The tendency to romanticise the past, to read too much into it or too little, is hard to resist. That much-quoted line by LP Hartley — "the past is a foreign country: they do things differently there" — is true to the extent that foreign countries are seen as Arcadian zones of high promise and restored virtue by the provincial. But there's another problem with Hartley's assessment: they not only do things differently there; they do things better, and with an ease of execution that's difficult to comprehend for us contemporaries. That is why the epithet Golden Age is so often invoked when we're talking of the past — in particular the Indian past.
This sort of rose-tinted nostalgia for the ancient era is okay for a layman to harbour. Even historians, within certain limits, can be forgiven such over-sentimental indulgence, but never a novelist. The power of the novel lies in its ability to make contemporary the most ancient of settings and characters. And this can only happen when the past is presented to us in a novel without glossing over or embellishing all its shameful aspects, and its marginal lives.
One of the central conceits of Sudhir Kakar's new novel, The Devil Take Love — a biographical tale of the 5th-century love poet Bhartrihari — is shame, and how it drives people towards the margins of the society. Shame in this case, as in so many others, follows in the wake of desire.
Bhartrihari was a Sanskrit poet of love, considered, even in his own time, the greatest in the world, "whom flatterers," we're told in The Devil Take Love, once "compared to the master poet, the divine Kalidasa himself". In the novel, he is born in a provincial town in a family of modest means, and after the death of his father, travels to the great capital of Ujjayini — "the city that was rarely called by its name but was simply 'the city' to everyone in the land, the greatest nagar in the world" — in order to chase his dream of becoming a famous poet.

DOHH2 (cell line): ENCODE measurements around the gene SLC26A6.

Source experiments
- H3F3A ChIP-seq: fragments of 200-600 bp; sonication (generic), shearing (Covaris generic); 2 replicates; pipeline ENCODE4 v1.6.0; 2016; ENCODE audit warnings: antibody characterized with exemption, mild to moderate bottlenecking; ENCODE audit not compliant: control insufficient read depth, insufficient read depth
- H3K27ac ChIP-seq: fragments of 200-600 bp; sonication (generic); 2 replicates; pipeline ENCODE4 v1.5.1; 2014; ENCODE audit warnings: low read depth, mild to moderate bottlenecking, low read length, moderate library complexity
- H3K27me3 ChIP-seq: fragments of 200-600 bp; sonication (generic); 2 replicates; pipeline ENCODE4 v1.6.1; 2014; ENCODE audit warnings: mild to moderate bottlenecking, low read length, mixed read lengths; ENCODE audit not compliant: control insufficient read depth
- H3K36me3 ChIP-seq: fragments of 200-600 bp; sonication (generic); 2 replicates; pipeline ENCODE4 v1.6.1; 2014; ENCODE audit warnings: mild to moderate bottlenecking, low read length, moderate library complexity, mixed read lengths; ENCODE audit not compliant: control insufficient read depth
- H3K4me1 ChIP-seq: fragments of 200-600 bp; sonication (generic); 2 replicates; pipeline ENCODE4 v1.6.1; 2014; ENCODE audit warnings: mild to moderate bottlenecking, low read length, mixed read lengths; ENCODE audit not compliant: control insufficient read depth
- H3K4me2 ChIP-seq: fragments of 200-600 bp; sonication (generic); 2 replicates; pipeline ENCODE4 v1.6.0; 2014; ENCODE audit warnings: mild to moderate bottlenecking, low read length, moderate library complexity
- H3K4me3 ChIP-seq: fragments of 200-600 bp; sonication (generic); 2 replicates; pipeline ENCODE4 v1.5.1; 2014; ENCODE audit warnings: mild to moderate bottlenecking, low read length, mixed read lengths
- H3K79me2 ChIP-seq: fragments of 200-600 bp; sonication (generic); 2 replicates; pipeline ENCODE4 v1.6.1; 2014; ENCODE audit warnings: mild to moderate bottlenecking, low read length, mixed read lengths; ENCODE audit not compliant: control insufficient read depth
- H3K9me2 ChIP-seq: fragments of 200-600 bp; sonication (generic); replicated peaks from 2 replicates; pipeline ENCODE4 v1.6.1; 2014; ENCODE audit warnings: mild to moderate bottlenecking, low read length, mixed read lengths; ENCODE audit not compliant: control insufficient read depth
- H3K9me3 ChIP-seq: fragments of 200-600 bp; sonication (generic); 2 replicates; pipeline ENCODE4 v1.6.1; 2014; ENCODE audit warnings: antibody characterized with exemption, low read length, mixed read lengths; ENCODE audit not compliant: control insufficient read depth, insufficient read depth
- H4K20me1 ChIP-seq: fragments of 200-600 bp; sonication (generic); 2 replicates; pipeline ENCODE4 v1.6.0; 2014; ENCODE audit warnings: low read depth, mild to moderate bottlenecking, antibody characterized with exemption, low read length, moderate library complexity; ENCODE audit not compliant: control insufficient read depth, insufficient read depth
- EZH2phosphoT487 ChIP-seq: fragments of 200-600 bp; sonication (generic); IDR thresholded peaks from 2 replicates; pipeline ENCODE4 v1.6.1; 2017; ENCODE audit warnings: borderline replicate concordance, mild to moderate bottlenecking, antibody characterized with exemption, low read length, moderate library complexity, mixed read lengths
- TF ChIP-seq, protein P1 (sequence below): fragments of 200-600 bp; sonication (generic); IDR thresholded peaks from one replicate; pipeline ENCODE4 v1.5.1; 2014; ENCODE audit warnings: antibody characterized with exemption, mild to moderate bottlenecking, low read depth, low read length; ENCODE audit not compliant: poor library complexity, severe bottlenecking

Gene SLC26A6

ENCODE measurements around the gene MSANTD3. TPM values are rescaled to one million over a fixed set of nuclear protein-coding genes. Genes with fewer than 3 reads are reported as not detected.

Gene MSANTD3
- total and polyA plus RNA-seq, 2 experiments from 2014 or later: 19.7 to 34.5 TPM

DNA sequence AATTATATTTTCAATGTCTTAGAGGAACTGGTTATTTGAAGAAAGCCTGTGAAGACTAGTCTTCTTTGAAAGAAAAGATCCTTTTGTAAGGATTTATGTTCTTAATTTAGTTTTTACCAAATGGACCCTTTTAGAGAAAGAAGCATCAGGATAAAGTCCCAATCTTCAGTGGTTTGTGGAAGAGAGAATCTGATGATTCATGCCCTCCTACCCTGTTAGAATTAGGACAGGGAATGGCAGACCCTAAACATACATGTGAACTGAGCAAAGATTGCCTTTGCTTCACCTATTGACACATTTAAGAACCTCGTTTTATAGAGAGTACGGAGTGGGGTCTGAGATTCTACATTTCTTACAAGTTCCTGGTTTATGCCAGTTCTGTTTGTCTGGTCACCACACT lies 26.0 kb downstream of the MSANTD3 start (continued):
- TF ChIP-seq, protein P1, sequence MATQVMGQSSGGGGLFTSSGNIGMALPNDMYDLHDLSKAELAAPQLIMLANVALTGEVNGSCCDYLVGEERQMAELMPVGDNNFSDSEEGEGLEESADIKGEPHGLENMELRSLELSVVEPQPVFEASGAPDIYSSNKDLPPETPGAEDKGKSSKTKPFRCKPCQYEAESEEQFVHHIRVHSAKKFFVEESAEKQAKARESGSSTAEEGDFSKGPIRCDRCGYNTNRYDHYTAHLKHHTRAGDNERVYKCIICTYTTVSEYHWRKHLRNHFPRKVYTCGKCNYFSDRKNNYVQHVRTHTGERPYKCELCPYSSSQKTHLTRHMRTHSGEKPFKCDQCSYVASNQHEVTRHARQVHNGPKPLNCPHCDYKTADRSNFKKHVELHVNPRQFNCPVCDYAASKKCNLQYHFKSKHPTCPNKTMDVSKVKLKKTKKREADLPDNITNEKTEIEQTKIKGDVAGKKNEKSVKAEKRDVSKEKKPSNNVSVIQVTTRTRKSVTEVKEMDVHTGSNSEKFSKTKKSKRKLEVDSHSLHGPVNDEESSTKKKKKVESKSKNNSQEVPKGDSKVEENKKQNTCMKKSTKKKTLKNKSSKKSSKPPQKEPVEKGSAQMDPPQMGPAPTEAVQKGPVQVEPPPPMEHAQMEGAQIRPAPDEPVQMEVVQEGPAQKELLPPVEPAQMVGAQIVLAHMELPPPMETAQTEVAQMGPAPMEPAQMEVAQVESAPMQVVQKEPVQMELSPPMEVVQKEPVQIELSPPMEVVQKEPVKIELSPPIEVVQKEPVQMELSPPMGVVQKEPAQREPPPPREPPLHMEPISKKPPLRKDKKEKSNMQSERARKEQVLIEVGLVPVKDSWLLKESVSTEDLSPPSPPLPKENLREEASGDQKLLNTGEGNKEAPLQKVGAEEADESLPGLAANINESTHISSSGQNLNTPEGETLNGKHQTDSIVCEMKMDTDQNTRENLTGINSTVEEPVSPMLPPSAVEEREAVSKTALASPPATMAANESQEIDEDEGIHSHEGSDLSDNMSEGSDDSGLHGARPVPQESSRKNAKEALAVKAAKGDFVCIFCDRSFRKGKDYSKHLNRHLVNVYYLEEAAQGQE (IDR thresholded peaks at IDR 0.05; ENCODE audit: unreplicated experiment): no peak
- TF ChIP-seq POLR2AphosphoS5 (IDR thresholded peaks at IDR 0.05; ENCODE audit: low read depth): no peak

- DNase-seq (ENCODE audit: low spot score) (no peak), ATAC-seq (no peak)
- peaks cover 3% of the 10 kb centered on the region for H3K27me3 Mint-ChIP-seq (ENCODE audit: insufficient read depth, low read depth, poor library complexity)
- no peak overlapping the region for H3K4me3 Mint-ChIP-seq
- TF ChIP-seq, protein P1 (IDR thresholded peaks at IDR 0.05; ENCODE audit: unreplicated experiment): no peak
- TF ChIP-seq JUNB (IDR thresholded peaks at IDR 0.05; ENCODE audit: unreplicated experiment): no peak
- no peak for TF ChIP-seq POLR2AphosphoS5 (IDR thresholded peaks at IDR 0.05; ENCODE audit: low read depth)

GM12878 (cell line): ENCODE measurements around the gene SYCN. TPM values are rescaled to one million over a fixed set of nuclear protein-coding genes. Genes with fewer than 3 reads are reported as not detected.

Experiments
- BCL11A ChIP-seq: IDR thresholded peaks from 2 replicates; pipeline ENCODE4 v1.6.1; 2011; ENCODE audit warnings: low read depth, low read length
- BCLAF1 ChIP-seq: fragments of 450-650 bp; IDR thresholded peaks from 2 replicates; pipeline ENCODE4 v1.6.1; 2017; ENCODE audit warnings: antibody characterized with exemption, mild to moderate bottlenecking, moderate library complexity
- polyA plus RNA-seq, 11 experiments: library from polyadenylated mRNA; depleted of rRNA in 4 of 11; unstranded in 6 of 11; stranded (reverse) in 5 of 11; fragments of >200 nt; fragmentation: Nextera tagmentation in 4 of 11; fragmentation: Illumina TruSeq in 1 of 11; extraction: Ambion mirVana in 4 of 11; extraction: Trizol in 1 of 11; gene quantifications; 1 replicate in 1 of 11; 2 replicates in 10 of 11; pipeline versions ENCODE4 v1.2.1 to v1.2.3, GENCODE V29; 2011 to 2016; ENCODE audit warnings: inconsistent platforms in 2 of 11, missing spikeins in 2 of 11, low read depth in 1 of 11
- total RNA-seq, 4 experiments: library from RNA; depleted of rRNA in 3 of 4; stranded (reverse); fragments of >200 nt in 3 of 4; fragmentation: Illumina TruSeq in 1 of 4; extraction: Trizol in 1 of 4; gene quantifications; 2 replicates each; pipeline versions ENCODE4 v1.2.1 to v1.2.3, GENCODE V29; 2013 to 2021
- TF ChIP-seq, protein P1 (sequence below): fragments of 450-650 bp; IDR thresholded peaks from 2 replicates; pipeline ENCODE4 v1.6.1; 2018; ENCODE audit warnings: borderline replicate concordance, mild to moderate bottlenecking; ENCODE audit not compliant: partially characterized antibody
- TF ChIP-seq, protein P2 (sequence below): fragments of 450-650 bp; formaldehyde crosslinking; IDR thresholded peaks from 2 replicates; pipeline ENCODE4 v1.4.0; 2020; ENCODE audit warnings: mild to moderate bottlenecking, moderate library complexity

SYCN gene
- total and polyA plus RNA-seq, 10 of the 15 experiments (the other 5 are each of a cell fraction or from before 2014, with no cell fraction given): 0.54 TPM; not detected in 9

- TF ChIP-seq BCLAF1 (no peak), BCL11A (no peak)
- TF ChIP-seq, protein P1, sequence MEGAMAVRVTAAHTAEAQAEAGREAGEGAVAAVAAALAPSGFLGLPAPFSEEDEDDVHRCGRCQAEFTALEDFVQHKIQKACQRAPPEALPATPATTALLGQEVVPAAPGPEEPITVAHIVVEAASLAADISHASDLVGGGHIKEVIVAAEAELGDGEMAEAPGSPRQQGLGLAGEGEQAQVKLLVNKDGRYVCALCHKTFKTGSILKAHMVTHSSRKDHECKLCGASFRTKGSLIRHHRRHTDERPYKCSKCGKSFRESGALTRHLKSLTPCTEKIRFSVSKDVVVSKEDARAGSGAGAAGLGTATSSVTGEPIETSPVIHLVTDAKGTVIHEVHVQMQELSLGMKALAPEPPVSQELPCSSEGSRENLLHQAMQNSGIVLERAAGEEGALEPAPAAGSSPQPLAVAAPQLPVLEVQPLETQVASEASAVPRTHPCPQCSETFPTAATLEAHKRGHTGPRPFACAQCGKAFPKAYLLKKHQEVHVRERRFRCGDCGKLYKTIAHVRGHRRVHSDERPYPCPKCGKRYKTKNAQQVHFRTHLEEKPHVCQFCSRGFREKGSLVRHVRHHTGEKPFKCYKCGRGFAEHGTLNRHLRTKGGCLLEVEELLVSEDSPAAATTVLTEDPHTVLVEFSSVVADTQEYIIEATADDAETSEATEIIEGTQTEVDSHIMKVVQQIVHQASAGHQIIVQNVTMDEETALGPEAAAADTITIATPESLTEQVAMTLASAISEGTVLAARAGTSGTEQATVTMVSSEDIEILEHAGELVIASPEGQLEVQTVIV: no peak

Wide-eyed and wonderstruck by the ways Ujjayini, Bhartrihari begins a walking tour of the ancient city — its expansive boulevards and street bazaars — soaking in its cosmopolitanism. He is here, we're told, to attend the ancient equivalent of a literary festival, where a poetry competition is due to be held. Kakar has a lot of fun recreating Ujjayini's Lit-Fest vibe: "The festival of letters was spread over three pavilions in the inner section of the palace where poets recited their latest kavyas, drama ensembles presented scenes from works in progress, and learned teachers discussed the finer points of aesthetic theories."
At the competition, Bhartrihari, already a man of refined poetic sensibility and a wide Sanskrit vocabulary to boot, runs rings around the rest of the participants. His prowess with words takes him far — Bhartrihari soon becomes the court poet of Ujjayini, finds his way into the inner circle of the dissolute king, and offers himself unrestrainedly to a life of pleasure.